Influencer Management Agreements: Duties: Relationship and Authority

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Influencer Management Agreements: Duties: Relationship and Authority

May 17, 2023

Our fifth minisode of the seventh season of “The Creative Influencer” podcast is available today for download on iTunes, Spotify, and premier platforms everywhere. In this minisode, Jon continues our deep dive into the nuts and bolts of Manager agreement terms with the Duties section. We take a look at the formal legal relationship between a manager and influencer, including exclusivity, notification of potential deals, and the manager’s authority to bind an influencer to a deal.


A transcript of the episode follows:

This is the fifth minisode of the seventh season of The Creative Influencer podcast.  Today we’re going to continue our review of influencer management agreements, looking at the Duties of a Manager[MP1] .  We’ll talk about the formal legal relationship between a manager and influencer, including exclusivity, notification of potential deals, and the manager’s authority to bind an influencer to a deal.

Legal Relationship

First, let’s talk about the Legal Relationship being formed.

It’s important to remember that when lawyers use the word “duties” they are talking about a very particular thing. Duties is lawyer-speak for “legal responsibilities.” Although it might sound like the scope of services, it is different.

So let’s set the scene: Congratulations, you’ve signed the management agreement and now have a manager. What is your legal relationship with your manager other than the fact that they are your manager?

Are you partners? Have you entered into a joint venture? In a word, “no.” In two words, “absolutely not!” Most agreements make it clear that you are not partners or joint venturers.

The management agreement will make this clear with language such as:

     “Nothing in this agreement is intended to, or shall be deemed to, establish any partnership or joint venture between the parties.”

Or, it might sound something like:

     “This Agreement is not intended and shall not be construed or deemed to create a partnership, joint venture, association taxable as a corporation or agency relationship”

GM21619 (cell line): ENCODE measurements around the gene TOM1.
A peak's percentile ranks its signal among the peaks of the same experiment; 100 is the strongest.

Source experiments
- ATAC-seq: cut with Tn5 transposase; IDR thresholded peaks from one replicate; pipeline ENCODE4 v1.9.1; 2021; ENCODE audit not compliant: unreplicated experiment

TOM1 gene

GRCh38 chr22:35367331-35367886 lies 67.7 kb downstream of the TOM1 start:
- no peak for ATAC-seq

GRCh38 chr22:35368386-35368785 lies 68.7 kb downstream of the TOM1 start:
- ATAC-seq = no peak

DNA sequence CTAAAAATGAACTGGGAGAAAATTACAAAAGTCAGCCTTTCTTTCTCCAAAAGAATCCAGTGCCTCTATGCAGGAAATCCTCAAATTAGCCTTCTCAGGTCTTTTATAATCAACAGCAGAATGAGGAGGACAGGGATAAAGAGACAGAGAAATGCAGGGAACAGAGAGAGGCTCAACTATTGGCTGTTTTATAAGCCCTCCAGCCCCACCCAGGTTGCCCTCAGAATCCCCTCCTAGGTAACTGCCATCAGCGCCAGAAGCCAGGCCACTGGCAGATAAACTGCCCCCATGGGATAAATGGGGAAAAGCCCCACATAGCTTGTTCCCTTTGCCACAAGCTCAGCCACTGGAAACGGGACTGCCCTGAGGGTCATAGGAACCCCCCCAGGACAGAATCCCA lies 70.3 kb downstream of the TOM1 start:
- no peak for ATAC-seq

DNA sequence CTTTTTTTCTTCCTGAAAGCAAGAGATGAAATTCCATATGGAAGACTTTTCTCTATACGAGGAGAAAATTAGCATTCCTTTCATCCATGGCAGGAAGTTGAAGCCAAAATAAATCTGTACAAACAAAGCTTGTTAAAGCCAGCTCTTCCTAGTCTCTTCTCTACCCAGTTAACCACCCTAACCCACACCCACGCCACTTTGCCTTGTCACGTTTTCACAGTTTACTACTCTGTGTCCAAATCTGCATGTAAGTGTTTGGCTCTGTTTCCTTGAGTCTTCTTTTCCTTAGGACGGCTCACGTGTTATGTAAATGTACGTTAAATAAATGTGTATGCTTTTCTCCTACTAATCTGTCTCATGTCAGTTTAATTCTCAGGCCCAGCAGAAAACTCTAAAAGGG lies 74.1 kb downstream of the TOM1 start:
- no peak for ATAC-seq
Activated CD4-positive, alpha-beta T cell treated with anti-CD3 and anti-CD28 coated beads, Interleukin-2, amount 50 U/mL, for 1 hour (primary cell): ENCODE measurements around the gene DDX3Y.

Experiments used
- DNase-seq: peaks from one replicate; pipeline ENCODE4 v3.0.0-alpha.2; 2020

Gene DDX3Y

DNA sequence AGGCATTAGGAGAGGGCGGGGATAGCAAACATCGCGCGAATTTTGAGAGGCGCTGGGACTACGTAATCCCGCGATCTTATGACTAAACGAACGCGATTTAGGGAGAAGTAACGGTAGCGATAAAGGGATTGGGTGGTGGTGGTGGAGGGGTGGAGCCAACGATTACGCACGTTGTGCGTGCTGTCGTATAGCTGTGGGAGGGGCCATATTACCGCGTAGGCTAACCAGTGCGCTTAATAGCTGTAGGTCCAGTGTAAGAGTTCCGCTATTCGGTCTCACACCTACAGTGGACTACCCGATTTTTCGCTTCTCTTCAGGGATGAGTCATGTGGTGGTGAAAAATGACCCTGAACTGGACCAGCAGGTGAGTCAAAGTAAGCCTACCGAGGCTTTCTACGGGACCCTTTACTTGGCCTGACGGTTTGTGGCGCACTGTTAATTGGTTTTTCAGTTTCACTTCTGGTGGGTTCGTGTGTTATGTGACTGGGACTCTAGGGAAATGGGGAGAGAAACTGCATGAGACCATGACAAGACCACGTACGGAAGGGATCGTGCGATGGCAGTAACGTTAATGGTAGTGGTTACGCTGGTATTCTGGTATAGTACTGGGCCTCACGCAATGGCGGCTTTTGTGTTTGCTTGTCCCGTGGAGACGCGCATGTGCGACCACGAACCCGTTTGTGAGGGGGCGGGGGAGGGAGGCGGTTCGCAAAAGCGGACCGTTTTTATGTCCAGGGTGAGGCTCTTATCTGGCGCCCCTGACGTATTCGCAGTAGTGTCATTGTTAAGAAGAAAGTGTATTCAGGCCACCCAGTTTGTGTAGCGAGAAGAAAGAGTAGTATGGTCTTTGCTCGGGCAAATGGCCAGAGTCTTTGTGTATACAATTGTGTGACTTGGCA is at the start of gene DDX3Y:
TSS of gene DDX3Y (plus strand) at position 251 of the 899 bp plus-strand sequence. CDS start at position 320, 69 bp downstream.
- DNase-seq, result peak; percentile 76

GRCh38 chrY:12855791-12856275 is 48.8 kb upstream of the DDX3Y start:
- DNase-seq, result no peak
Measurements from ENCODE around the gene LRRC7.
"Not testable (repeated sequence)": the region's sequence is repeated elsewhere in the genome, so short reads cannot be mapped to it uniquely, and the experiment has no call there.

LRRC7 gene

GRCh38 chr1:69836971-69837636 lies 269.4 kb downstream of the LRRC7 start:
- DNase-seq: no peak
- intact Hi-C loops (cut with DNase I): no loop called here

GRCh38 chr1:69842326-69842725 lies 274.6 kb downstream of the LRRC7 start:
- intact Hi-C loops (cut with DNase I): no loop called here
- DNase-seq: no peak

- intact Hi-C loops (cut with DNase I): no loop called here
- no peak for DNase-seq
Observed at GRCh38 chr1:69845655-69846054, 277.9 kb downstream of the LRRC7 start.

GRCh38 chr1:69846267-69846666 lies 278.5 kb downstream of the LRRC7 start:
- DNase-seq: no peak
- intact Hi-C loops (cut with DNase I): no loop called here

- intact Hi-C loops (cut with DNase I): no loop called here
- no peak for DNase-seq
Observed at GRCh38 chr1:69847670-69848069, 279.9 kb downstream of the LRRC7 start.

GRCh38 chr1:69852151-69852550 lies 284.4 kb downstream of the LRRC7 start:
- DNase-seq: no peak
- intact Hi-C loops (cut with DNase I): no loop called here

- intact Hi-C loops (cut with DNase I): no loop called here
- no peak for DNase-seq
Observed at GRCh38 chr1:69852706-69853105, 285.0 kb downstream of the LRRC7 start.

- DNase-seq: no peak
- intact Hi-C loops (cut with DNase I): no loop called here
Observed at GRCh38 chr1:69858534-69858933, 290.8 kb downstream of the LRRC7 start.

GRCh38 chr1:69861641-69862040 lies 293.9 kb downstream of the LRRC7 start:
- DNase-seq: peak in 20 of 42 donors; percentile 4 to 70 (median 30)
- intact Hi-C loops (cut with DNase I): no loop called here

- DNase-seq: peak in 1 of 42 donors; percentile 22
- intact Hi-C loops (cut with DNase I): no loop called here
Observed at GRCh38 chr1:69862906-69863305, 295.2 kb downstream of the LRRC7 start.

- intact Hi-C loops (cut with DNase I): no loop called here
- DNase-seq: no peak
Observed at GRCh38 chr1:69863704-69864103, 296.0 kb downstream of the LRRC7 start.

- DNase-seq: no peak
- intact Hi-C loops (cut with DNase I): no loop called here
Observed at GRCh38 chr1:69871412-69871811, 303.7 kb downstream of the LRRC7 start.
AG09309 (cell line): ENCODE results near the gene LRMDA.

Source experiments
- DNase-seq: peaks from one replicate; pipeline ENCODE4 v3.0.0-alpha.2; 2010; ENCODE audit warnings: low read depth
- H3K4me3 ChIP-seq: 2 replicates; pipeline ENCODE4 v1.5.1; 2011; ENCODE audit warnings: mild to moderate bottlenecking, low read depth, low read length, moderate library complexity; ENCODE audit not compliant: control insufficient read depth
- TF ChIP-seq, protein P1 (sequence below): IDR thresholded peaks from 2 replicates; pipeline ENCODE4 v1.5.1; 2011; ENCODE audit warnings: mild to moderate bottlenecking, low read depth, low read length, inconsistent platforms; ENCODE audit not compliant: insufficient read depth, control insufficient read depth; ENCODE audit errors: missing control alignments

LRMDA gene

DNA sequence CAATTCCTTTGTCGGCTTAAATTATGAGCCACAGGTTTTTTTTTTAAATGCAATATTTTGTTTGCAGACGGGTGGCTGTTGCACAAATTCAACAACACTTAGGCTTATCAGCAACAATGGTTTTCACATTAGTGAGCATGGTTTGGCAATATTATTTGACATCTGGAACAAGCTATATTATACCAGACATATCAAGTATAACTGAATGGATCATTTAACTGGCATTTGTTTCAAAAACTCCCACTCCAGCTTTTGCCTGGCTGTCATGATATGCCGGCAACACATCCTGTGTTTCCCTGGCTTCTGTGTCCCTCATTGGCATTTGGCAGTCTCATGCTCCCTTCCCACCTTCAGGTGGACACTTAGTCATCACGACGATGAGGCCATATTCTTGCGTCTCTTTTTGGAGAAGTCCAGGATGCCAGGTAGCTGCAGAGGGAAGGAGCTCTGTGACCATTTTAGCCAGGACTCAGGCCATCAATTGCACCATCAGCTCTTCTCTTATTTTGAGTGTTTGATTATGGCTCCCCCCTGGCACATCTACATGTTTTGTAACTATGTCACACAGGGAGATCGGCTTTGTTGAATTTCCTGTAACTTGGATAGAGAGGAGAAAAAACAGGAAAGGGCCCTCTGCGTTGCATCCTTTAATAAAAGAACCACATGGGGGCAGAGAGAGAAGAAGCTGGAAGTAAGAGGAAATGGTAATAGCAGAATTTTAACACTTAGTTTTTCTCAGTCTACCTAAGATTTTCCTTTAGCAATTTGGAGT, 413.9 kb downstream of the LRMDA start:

This is important for a few reasons.

First, it is making it clear to the Manager that they are not your employer and they do not control the terms of your services.

Likewise, the manager is entering into a service contract to perform their services as manager for you. We talked about this in our earlier minisode about Scope. What this means is that you are not your manager’s employer either. You are two adults entering into a contract, no more, no less.

Ok, with the legal relationship cleared up, let’s look at some of the specific duties.


First, what about Exclusivity?

Successful managers represent many influencers. But this doesn’t go both ways. Influencers don’t work with many managers. In fact, it is rare for an influencer to have more than one manager (or management company).

A typical influencer management agreement contains an exclusivity clause which prevents an influencer from working with other managers during the term of the agreement. The agreement will say something like:

     “I hereby engage you as my sole and exclusive manager during the term and in the territory”


     “I agree not to engage, appoint or contract with any other individual or entity to act on my behalf in the capacity in which I have engaged You or in any similar capacity for like-services.”

The agreement will also acknowledge that the manager works with many influencers. It will say something like the manager may

     “render similar or other services to other individuals, firms or entities”


     “Manager’s services are non-exclusive to the influencer and manager shall, at all times, be free to perform the same or similar services for others.”

In other words, the management agreement makes it clear that the manager can represent several influencers.